Instagram removes 24-hour recency requirement for photos, videos posted to Stories


People can now upload any photo or video from their phones’ camera rolls to their Instagram Stories, no matter whether it was taken an hour ago or a week ago.

When Instagram launched its version of Snapchat’s ephemeral Stories format in August 2016, people could post any photo or video they had taken and saved to their phones’ camera rolls within the past 24 hours. Now the Facebook-owned photo-and-video app has removed that recency requirement (Stories themselves still disappear after 24 hours). Opening up Stories to full photo and video libraries should make it easier for people to fill up their Stories but could also result in Stories feeling less in-the-moment.

For brands, Instagram’s move allows for more pre-produced Story posts without any obvious drawbacks like on Snapchat.

In July 2016, Snapchat similarly allowed people to upload photos and videos from their camera rolls to Stories, regardless of when they were taken. But Snapchat adds a white border to those posts and a label that discloses that they were posted from a camera roll and when they were taken.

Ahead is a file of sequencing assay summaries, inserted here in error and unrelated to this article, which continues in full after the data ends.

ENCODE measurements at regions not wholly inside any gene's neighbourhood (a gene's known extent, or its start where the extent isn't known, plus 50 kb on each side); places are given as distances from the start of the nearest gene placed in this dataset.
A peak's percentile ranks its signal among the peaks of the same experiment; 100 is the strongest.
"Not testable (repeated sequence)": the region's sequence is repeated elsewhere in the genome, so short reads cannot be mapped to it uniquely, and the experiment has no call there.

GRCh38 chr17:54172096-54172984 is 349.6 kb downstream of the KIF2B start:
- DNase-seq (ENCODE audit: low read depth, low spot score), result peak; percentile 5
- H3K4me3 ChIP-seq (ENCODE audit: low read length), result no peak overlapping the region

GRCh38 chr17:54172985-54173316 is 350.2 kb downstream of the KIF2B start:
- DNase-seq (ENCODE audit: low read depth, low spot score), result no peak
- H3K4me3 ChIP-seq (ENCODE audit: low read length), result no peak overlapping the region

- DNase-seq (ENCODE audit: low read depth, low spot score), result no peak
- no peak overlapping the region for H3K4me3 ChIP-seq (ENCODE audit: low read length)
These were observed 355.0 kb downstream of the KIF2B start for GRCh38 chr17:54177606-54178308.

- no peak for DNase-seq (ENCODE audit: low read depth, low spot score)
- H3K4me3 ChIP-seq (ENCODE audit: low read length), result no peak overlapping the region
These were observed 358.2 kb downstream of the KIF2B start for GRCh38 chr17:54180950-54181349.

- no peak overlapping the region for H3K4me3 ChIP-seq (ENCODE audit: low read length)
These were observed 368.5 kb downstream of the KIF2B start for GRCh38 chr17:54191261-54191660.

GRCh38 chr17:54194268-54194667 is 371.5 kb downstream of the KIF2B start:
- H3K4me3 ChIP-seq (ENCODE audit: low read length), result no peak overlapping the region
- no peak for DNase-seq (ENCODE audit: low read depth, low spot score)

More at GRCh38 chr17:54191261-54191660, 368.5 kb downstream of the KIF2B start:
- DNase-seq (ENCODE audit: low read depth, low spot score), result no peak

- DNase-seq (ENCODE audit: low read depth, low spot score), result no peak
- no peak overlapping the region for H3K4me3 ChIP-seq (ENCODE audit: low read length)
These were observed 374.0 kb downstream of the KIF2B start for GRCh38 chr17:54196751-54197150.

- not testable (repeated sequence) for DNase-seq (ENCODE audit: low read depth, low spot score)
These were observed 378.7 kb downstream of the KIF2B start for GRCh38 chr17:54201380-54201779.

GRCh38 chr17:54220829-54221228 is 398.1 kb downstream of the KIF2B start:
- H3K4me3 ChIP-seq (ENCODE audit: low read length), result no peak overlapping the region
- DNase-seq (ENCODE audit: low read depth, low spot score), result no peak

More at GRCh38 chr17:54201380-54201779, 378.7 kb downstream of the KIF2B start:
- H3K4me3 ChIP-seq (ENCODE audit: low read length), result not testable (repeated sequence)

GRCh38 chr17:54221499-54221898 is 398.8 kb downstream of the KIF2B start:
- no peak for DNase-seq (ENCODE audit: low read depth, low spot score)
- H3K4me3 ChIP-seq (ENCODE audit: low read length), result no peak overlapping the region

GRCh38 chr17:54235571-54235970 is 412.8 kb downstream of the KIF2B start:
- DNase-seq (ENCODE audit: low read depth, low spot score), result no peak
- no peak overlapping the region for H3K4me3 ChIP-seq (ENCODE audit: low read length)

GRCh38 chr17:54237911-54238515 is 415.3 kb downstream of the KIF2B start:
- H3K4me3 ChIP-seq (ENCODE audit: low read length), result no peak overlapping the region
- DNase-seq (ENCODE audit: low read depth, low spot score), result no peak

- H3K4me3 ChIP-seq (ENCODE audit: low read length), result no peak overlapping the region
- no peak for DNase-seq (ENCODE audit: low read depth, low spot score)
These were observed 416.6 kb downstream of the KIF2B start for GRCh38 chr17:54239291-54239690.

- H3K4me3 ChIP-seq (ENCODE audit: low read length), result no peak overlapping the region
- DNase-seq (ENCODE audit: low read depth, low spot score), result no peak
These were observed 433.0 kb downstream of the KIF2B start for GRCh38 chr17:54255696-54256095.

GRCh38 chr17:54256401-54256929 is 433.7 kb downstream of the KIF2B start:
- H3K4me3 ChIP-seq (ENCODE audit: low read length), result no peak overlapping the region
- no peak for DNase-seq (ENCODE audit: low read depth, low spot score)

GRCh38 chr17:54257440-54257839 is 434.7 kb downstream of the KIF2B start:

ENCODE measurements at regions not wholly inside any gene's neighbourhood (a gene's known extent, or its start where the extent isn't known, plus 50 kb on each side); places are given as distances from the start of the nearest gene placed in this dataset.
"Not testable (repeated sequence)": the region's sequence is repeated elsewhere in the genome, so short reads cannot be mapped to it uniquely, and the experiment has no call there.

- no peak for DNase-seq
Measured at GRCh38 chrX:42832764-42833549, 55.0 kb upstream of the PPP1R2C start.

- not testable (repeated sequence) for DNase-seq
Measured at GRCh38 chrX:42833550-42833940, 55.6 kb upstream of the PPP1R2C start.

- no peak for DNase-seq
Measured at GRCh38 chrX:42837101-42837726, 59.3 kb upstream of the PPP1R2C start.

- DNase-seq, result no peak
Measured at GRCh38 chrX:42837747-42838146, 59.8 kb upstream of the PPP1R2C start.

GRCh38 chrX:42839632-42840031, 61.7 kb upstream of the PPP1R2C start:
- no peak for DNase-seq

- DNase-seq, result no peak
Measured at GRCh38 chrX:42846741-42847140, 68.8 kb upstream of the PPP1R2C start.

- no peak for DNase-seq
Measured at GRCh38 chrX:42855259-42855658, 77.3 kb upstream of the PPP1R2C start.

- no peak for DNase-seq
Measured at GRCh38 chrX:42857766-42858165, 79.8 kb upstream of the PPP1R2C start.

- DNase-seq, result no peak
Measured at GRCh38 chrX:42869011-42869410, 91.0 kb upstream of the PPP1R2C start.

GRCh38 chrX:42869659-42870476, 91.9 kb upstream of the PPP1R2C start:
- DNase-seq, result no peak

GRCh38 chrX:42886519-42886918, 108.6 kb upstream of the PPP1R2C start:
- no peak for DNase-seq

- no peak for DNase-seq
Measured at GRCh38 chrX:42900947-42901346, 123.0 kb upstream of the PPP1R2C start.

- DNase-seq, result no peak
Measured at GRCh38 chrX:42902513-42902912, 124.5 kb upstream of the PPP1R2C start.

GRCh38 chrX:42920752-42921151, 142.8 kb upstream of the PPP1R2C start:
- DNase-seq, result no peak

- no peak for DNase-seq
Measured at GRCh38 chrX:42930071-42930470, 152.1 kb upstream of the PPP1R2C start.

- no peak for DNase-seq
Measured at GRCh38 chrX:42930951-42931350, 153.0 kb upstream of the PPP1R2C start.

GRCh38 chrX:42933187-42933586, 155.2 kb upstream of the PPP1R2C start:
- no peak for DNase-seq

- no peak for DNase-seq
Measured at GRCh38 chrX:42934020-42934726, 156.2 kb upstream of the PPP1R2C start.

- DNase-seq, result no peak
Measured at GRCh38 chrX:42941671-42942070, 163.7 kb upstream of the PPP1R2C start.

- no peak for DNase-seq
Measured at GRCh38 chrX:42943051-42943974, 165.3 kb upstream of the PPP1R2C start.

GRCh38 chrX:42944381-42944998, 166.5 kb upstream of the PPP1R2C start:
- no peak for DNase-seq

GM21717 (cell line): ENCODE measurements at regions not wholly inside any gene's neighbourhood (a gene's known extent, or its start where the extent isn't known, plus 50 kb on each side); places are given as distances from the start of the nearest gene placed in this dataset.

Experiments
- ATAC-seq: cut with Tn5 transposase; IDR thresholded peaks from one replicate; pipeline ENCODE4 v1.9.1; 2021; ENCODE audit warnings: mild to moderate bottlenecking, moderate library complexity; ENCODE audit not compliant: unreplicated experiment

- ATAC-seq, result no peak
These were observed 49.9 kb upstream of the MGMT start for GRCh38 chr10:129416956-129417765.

On Instagram, these older posts can be made to look like normal posts without viewers being any the wiser. When an older photo or video is uploaded to a Story on Instagram, the app automatically adds a sticker showing the date on which the photo or video was originally taken. And people can change the color, size and position of this date like any other sticker. But they can also remove it from the post.

About The Author

Tim Peterson, Third Door Media’s Social Media Reporter, has been covering the digital marketing industry since 2011. He has reported for Advertising Age, Adweek and Direct Marketing News. A born-and-raised Angeleno who graduated from New York University, he currently lives in Los Angeles.

He has broken stories on Snapchat’s ad plans, Hulu founding CEO Jason Kilar’s attempt to take on YouTube and the assemblage of Amazon’s ad-tech stack; analyzed YouTube’s programming strategy, Facebook’s ad-tech ambitions and ad blocking’s rise; and documented digital video’s biggest annual event VidCon, BuzzFeed’s branded video production process and Snapchat Discover’s ad load six months after launch. He has also developed tools to monitor brands’ early adoption of live-streaming apps, compare Yahoo’s and Google’s search designs and examine the NFL’s YouTube and Facebook video strategies.

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